Current generation consoles are being left behind, and that trend hasn’t been missed by some of the industry. Blitz Games’ CEO Philip Oliver expects games to be distributed primarily in digital form in the near future: "If you were designing a machine right now, why would you want physical media? It would be crazy."
THQ’s Brian Farell went one further at the first cloud gaming conference in San Diego this September, boldly predicting that the next wave of consoles will move to the cloud entirely.
From a publisher’s perspective, it’s exciting: "no physical goods cost for game makers, no inventory, no markdowns, and all the money spent by the consumer would go to the developer or publisher". You only have to look at OnLive’s Game System, a micro-console and controller, to get an insight into their commercial aspirations – it’s going after console and casual gamers.
PC Gaming Alliance President Matt Ployhar contemplates the impact of cloud gaming: "By and large I believe that streaming works in favour of the PC. Consoles can also benefit, however due to their proprietary nature, I believe they’re somewhat less compelling.
"Would you rather choose to ship your game for 500 to 600 million households worldwide? Or better yet… integrate PC functionality into every TV and hit close to a billion households? Or would you rather target the individual active users on an Xbox 360, PS3, or Wii which are, on their best days at best one tenth of the active install base of PC users; or one twentieth of TV households?"
The widespread adoption of motion controllers is testament to the current generation of consoles’ ability to adapt to rapidly changing user demands. With competitors now jumping on the motion control bandwagon, it’s clear that Sony, Microsoft and Nintendo will need to reinvent themselves again to compete with cloud gaming services – and by all accounts, it’ll be a tough battle.
The next step for services such as OnLive is to get developers to optimise their games for the cloud. It’s something CEO Steve Perlman is keen to see in the near future, and may well result in a smoother, better quality experience for the gamer. But how receptive are developers to this notion?
Kieran Brigden, the Studio Communications Manager at Creative Assembly, provides some insight on his very PC-focussed studio’s viewpoint: "It’s hard to be sure what the technical issues would be, but lag is clearly a big one and would probably require very careful design to hide it or mitigate the impact … With games like the Total War series, another issue would be what level of graphics to provide.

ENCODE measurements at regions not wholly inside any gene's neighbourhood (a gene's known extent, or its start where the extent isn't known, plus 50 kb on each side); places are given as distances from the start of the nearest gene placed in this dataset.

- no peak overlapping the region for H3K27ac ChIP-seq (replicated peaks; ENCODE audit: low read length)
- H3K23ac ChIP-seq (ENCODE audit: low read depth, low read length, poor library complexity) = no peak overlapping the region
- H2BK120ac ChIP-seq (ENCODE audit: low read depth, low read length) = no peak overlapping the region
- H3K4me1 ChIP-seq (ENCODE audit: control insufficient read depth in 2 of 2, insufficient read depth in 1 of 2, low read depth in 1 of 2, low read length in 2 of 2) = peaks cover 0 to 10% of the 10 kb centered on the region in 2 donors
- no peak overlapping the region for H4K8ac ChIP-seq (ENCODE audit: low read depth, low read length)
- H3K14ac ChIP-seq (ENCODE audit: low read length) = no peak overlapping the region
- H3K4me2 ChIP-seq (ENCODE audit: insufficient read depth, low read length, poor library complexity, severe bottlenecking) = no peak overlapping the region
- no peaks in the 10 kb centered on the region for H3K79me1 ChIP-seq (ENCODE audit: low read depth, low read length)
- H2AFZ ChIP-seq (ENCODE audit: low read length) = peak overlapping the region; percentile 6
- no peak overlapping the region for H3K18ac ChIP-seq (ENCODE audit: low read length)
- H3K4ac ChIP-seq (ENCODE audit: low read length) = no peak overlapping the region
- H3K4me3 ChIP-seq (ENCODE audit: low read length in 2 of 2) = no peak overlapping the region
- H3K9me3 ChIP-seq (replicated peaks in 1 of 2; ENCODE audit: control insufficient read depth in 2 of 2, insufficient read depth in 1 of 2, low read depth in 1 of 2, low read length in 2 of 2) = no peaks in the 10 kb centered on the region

"We design TW games to last for many years, so they scale extremely well. The player can ‘turn up’ the graphics all the way from a cheap netbook to well beyond what current top-end hardware can cope with. What would the cloud be able to cope with? Would it be able to deliver graphics that no home PC is capable of? Is the same true of AI?"
Distribution and developer-publisher relationships are another area for consideration: "There are always going to be many routes to market for a game, even within a single distribution platform. The infrastructure required to make the most of a developer’s [product] will still be substantial, and it’s publishers that provide that. Large developers could opt to carry that overhead, but in doing so they will become publishers. Nothing has changed in that respect."
Despite his obvious excitement for the possibilities cloud gaming provides, when asked if developers want their games to be played over the cloud rather than locally, Kieran is succinct: ‘Not yet…’ What does it all mean for the PC, then?
Hardware manufacturers are unlikely to go bust at the expense of cloud gaming. PC traditionalists will always want to own and play their content locally, enthusiasts will gladly pay £500 for a graphics card and twitch gamers will always look to gain a technological advantage over the competition.
Every breed of gamer enjoys a demo though, and thanks to Gaikai it’s likely to be easier to try before you buy. Power to the consumer! It’s still up to the publishers and Gaikai themselves whether games actually appear prior to release dates, of course.
OnLive looks likely to be massive for the casual gamer, console gamer and tablet user, but it could indirectly benefit our platform hugely. If the PC enthusiast dares to dream, the increased revenue for PC titles could change what publishers see as commercially viable in a game, and give us weird and wonderful new projects.
Piracy’s unlikely to go away entirely, but the availability of demos and the headaches involved with remotely run content might at least curb it. Then we might be able to kiss goodbye to today’s horrible DRM. Our PC renaissance might be just around the corner.